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From Proto-Slavic *-ьko.



-ко or -ко́ (-ko or -kó)

  1. Creates diminutives of normally neuter nouns and adverbs, normally having a colloquial register.
    я́блоко (jábloko, apple) + ‎-ко (-ko) → ‎я́блочко (jábločko, small apple)
    пи́во (pívo, beer) + ‎-ко́ (-kó) → ‎пивко́ (pivkó, beer)
    се́рдце (sérdce, heart) + ‎-ко (-ko) → ‎серде́чко (serdéčko, small heart; heart symbol)
    ведро́ (vedró, bucket) + ‎-ко (-ko) → ‎ведёрко (vedjórko, small bucket, small pail)
    тихо́нько (tixónʹko, quiet) + ‎-ко (-ko) → ‎тихо́нечко (tixónečko, very quiet)
    солове́й (solovéj, nightingale) + ‎-ко (-ko) → ‎солове́йко (solovéjko, nightingale)


Usage notes[edit]

  • The suffix is added to the stem of the word (i.e. minus its final vowel, if any). An epenthetic vowel often breaks up stem-final consonant clusters, and velars become palatals according to the Slavic first palatalization (both effects are due to the yer that occurred at the Proto-Slavic level). These effects can be seen in серде́чко (serdéčko, small heart), derived from се́рдце (sérdce, heart), and тихо́нечко (tixónečko, very quiet), derived from тихо́нько (tixónʹko, quiet), itself containing the same diminutive ending. (Specifically, starting from the stem *тихо́ньк-, a vowel is epenthesized, producing тихо́нек-, and the final velar is palatalized, producing тихо́неч-.) In general, the combination -ко + -ко produces -ечко (-ečko) or -очко (-očko).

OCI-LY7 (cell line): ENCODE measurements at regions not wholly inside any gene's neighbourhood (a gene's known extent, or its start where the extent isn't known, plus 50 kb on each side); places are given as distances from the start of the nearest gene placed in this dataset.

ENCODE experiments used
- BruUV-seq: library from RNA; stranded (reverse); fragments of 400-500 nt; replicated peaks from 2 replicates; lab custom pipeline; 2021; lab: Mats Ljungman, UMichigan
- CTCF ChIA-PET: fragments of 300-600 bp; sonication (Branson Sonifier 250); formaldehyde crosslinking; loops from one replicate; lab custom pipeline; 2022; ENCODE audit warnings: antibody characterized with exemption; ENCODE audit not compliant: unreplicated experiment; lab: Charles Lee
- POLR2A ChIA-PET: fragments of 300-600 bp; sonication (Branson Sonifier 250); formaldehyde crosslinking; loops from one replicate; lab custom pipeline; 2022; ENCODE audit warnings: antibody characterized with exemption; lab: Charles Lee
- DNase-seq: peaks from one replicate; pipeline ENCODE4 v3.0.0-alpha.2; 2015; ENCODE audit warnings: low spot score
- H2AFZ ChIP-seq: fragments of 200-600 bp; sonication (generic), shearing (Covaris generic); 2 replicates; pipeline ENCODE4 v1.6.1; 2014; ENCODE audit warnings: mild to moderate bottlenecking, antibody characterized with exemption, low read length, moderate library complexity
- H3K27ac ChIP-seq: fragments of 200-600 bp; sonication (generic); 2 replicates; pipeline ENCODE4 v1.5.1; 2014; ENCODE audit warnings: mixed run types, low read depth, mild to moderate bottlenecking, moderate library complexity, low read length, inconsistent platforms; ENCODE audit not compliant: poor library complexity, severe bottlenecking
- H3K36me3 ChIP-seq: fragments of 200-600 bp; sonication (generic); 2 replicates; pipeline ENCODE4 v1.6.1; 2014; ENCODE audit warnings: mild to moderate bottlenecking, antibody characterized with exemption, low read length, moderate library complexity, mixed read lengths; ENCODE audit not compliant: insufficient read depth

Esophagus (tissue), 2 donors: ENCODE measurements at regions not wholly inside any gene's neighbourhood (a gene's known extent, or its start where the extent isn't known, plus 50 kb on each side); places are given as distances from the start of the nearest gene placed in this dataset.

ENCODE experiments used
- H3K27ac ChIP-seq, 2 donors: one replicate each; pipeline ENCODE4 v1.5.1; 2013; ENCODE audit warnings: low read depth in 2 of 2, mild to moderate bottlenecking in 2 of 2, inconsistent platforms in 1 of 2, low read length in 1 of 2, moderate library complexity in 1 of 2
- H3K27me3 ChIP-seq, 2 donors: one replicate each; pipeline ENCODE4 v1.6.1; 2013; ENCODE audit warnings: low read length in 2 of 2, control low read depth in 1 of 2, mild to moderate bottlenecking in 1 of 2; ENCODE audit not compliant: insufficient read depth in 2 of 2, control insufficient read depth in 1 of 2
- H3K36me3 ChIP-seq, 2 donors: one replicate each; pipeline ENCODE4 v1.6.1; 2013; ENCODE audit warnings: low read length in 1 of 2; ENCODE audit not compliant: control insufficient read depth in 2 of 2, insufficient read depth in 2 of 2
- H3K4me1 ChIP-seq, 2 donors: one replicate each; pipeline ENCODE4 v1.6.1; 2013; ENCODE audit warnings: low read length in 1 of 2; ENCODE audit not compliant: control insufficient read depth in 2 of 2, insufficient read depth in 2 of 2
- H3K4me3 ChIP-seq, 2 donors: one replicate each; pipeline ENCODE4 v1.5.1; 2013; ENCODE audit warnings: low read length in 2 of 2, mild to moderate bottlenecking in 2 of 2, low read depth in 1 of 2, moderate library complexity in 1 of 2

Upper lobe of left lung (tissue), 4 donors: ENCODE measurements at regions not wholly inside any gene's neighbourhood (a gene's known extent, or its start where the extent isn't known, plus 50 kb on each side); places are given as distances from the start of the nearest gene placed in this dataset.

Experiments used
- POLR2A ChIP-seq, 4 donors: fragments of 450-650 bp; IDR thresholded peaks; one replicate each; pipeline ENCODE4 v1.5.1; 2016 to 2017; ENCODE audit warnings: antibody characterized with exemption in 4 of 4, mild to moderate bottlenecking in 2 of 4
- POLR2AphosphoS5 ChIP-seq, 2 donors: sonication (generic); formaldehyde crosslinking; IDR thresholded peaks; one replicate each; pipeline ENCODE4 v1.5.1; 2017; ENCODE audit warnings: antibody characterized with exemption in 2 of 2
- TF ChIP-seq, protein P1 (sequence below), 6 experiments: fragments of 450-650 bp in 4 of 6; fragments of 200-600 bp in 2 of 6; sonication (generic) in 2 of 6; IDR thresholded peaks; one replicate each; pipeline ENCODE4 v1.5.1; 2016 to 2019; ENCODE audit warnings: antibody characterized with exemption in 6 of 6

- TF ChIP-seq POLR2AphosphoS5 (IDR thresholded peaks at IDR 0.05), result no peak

Derived terms[edit]



-ко (Latin spelling -ko)

  1. Suffix appended to words to create a masculine noun, usually denoting a negative feature.